The paper “An integrated geological and GIS-based method to assess caprock risk in mature basins proposed for carbon capture and storage” by Chantelle Roelofse, Tiago M. Alves (3D Seismic Lab, Cardiff University), Joana Gafeira (British Geological Survey) and Kamaldeen O. Omosanya (ARCEx, Oasis Geoconsulting Ltd.) has been published as an open access article in the International Journal of Greenhouse Gas Control.
- An integrated methodology is used to assess fluid flow on the Jæren High.
- Buried pipes connect deeper reservoirs to shallower units across salt welds.
- Focused fluid-flow occurred during the Late Jurassic to Early Cretaceous.
- The observed pipes increases leakage risk for prospective CO2 storage sites.
Subsurface injection of carbon dioxide (CO2) is a technique to enhance oil recovery and so the economic value of depleting fields. It complements carbon capture and storage, which is a key technology to mitigate greenhouse gas emissions. In this work, an integrated method developed by the British Geological Survey and Cardiff University uses high-resolution 3D seismic and borehole data from the Jæren High to analyse potential seal breaches and fluid flow paths in a frontier area of the North Sea, ultimately assessing the risk of a possible carbon capture and storage site. We integrate the spatial analysis of subsurface fluid flow features with borehole and geochemical data to model the burial and thermal history of potential storage sites, estimating the timing of fluid expulsion. On seismic data, fluid pipes connect reservoir intervals of different ages. Spatial analysis reveals clustering of fluid flow features above strata grounded onto deep reservoirs intervals. Our integrated method shows that gas matured from Dinantian coal and migrated up-dip during the Triassic-Jurassic into the lower sandstone reservoir of the Rotliegend Group. The containing seal rock was breached once sufficiently large volumes of gas generated high overpressures in the reservoir. Some of these fluid flow features may still be active conduits, as indicated by bright amplitude anomalies within the pipes. This study shows how integrated analyses may enhance our understanding of fluid-flow pathways, de-risking prospective sites for carbon capture and storage. The method proposed in this work is particularly important to assess the suitability of area with trapped gas pockets and understand tertiary migration in areas proposed for geological storage of CO2.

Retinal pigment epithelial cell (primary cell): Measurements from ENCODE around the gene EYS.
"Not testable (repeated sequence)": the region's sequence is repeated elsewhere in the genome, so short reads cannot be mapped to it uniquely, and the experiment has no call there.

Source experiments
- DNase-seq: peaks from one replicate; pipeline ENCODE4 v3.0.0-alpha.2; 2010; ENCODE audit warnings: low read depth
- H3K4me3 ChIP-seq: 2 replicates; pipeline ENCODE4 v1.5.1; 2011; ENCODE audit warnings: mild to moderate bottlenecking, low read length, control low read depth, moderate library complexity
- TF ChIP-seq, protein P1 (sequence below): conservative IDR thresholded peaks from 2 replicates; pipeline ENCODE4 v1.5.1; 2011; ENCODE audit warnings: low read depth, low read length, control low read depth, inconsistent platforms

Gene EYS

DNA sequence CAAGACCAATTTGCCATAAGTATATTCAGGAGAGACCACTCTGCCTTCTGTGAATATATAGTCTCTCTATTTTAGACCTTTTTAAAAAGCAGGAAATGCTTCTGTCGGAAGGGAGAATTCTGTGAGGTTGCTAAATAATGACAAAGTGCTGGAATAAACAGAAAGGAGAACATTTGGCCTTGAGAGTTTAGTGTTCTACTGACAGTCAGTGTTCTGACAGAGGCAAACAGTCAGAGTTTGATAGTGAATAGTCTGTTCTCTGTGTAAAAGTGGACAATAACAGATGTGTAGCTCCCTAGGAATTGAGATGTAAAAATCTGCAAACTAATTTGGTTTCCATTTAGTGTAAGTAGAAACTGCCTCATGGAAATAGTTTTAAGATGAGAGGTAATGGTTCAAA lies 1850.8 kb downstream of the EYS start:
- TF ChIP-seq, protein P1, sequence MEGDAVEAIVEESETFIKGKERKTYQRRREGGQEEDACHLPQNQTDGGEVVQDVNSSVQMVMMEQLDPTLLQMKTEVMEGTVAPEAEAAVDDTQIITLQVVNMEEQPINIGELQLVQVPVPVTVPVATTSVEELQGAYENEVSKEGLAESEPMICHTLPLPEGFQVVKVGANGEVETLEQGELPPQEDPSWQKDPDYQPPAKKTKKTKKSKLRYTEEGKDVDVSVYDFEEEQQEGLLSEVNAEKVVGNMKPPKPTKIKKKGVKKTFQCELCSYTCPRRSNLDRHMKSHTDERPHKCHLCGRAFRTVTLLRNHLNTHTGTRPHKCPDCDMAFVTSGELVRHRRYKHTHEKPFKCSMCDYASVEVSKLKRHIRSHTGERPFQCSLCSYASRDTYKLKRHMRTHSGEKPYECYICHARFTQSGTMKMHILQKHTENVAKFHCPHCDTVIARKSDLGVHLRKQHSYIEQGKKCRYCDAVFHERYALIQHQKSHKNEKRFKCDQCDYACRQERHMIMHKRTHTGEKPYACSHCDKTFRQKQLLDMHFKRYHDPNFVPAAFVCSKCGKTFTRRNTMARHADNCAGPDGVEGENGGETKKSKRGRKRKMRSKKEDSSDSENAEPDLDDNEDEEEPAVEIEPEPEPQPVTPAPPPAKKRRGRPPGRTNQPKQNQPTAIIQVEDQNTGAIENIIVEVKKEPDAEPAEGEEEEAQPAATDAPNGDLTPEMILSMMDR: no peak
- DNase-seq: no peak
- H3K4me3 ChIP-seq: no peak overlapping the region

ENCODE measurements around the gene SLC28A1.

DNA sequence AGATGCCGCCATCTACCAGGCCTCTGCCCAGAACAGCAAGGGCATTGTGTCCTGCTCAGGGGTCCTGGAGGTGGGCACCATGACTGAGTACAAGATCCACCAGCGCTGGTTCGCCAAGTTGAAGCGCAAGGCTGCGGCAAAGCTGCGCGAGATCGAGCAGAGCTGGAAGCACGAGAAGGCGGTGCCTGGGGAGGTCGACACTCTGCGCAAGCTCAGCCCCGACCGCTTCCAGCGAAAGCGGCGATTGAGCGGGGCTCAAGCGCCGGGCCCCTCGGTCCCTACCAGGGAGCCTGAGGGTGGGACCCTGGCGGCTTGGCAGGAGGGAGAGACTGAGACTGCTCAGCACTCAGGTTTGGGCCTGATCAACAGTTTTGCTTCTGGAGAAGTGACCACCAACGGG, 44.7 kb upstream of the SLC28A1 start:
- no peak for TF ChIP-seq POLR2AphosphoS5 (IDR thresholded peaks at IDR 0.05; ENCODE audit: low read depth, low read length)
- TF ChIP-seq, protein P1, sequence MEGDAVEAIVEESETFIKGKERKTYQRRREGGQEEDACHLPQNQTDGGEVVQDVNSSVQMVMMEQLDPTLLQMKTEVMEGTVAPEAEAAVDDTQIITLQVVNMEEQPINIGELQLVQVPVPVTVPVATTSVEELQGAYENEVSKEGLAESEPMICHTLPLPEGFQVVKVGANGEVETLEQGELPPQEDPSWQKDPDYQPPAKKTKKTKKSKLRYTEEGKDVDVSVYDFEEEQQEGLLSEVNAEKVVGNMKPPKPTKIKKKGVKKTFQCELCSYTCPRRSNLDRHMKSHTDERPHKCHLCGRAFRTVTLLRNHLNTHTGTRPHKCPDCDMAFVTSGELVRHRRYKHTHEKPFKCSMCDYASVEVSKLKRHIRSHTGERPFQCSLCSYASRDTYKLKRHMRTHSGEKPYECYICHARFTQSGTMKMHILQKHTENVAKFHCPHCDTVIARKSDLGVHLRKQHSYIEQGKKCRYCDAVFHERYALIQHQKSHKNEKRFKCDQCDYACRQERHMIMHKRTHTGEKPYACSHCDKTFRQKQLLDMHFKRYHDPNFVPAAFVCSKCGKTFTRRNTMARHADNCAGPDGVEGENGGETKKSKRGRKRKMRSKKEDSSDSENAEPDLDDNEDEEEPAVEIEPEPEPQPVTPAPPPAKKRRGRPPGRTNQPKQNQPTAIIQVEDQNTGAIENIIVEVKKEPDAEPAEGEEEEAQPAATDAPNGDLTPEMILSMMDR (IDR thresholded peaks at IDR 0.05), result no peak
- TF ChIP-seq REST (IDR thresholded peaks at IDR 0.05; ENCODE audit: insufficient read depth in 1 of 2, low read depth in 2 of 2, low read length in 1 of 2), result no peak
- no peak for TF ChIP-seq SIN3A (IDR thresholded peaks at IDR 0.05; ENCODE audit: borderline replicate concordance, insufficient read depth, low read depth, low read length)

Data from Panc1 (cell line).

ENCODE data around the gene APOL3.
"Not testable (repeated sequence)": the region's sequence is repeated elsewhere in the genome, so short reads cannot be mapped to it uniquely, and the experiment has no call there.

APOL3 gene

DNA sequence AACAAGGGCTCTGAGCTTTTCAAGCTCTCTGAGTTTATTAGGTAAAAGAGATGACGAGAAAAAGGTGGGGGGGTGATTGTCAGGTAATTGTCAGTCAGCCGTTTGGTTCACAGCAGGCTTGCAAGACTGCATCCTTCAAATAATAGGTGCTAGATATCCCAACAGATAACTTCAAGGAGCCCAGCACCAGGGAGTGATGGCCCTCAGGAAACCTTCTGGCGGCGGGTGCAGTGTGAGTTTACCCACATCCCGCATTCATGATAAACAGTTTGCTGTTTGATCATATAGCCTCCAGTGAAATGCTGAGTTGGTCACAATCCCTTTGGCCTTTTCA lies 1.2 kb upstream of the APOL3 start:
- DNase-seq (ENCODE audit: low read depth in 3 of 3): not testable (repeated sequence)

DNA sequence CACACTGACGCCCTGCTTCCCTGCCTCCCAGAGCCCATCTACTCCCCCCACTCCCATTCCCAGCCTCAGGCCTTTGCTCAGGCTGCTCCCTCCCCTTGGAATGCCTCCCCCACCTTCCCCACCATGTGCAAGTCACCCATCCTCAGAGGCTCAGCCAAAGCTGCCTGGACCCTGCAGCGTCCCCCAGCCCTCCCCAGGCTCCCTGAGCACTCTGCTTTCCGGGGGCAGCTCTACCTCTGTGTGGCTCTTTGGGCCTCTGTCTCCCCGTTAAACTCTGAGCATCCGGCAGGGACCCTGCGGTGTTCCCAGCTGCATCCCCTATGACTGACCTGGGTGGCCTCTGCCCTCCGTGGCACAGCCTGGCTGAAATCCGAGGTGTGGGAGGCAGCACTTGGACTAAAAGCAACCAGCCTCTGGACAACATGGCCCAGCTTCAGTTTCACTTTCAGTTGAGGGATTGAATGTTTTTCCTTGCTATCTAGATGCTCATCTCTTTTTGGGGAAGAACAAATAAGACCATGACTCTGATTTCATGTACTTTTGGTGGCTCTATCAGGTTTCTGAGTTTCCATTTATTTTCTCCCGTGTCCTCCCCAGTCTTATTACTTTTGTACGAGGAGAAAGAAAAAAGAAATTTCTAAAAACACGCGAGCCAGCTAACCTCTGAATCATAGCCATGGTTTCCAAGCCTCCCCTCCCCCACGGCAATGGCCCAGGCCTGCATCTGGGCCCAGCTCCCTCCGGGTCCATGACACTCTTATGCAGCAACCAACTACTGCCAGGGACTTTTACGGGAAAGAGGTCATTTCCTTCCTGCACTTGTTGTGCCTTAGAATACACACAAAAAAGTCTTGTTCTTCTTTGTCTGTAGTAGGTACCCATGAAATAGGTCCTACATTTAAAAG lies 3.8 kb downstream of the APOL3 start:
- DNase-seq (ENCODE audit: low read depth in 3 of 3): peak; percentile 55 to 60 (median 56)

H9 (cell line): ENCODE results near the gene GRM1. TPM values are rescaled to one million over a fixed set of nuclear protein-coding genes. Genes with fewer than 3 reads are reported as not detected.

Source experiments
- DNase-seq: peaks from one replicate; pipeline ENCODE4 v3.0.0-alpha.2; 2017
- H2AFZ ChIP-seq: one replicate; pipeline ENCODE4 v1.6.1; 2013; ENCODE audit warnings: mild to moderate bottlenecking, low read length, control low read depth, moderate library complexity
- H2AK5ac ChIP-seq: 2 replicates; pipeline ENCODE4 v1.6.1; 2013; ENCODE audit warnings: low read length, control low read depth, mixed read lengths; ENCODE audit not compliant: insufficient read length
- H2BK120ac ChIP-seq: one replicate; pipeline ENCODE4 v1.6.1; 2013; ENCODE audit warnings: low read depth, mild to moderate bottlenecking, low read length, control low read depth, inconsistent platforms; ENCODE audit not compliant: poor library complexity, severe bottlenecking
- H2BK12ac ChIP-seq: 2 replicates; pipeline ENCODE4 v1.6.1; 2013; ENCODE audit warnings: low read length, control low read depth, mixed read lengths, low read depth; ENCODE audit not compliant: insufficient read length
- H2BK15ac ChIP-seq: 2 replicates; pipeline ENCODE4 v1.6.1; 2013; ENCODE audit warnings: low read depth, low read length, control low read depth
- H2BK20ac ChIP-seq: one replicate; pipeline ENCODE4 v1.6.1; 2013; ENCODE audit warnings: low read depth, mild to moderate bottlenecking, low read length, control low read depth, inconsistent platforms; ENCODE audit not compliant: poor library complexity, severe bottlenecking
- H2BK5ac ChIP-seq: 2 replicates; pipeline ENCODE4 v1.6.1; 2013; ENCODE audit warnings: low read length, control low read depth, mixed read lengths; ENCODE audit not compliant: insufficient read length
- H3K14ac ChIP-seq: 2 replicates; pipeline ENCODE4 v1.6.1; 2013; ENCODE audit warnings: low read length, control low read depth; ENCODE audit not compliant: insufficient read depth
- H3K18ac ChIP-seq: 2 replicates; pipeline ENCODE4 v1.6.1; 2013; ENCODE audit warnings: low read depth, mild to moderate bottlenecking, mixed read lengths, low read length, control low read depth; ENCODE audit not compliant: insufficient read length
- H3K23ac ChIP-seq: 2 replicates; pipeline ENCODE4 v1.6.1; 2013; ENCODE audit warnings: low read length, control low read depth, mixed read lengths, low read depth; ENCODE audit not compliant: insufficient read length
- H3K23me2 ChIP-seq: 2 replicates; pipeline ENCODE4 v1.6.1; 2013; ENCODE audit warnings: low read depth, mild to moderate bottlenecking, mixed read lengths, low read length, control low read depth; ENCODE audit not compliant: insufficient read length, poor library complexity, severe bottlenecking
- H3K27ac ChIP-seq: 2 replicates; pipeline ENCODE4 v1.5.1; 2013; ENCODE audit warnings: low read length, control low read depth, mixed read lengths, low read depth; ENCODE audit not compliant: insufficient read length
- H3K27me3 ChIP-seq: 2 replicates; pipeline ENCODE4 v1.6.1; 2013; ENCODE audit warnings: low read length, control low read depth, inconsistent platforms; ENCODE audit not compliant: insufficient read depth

Jæren high, Carbon capture and storage, Seal integrity, Fluid flow, Pockmarks, Gas pipes
Roelofse, C.; Alves, T.M.; Gafeira, J.; Omosanya, K.O. (2019): An integrated geological and GIS-based method to assess caprock risk in mature basins proposed for carbon capture and storage. International Journal of Greenhouse Gas Control, Volume 80, January 2019, Pages 103-122. DOI: 10.1016/j.ijggc.2018.11.007 [intranet]